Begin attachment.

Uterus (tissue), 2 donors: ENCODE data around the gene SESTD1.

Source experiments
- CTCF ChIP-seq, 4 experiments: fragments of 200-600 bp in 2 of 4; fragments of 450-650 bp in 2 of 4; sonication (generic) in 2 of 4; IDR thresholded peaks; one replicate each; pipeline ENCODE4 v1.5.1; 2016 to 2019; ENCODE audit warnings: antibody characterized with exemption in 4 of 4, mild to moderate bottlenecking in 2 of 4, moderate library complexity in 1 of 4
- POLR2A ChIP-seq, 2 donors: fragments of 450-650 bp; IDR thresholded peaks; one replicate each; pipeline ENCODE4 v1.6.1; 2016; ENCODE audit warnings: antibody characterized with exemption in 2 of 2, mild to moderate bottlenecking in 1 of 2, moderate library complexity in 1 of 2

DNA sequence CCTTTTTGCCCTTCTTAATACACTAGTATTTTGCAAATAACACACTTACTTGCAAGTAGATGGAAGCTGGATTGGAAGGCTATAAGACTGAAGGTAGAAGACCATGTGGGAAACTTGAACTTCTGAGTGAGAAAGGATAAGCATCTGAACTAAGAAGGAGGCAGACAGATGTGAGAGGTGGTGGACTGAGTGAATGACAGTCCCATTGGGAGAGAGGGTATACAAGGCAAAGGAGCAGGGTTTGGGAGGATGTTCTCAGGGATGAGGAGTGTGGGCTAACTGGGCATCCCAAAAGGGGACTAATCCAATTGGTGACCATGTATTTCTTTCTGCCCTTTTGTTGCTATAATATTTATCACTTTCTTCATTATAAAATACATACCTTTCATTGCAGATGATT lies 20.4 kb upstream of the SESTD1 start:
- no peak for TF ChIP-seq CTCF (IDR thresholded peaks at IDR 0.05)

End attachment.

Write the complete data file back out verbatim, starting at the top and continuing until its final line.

Uterus (tissue), 2 donors: ENCODE data around the gene SESTD1.

Source experiments
- CTCF ChIP-seq, 4 experiments: fragments of 200-600 bp in 2 of 4; fragments of 450-650 bp in 2 of 4; sonication (generic) in 2 of 4; IDR thresholded peaks; one replicate each; pipeline ENCODE4 v1.5.1; 2016 to 2019; ENCODE audit warnings: antibody characterized with exemption in 4 of 4, mild to moderate bottlenecking in 2 of 4, moderate library complexity in 1 of 4
- POLR2A ChIP-seq, 2 donors: fragments of 450-650 bp; IDR thresholded peaks; one replicate each; pipeline ENCODE4 v1.6.1; 2016; ENCODE audit warnings: antibody characterized with exemption in 2 of 2, mild to moderate bottlenecking in 1 of 2, moderate library complexity in 1 of 2

DNA sequence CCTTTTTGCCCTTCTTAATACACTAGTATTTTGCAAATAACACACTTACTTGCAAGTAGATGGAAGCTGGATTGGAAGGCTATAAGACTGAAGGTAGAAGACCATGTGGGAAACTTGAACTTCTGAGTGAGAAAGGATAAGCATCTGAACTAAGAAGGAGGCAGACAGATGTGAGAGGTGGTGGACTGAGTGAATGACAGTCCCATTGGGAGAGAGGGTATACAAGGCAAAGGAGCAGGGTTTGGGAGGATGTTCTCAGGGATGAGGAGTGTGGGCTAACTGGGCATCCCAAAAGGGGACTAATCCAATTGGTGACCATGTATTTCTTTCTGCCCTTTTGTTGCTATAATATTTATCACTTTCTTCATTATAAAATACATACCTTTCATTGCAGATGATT lies 20.4 kb upstream of the SESTD1 start:
- no peak for TF ChIP-seq CTCF (IDR thresholded peaks at IDR 0.05)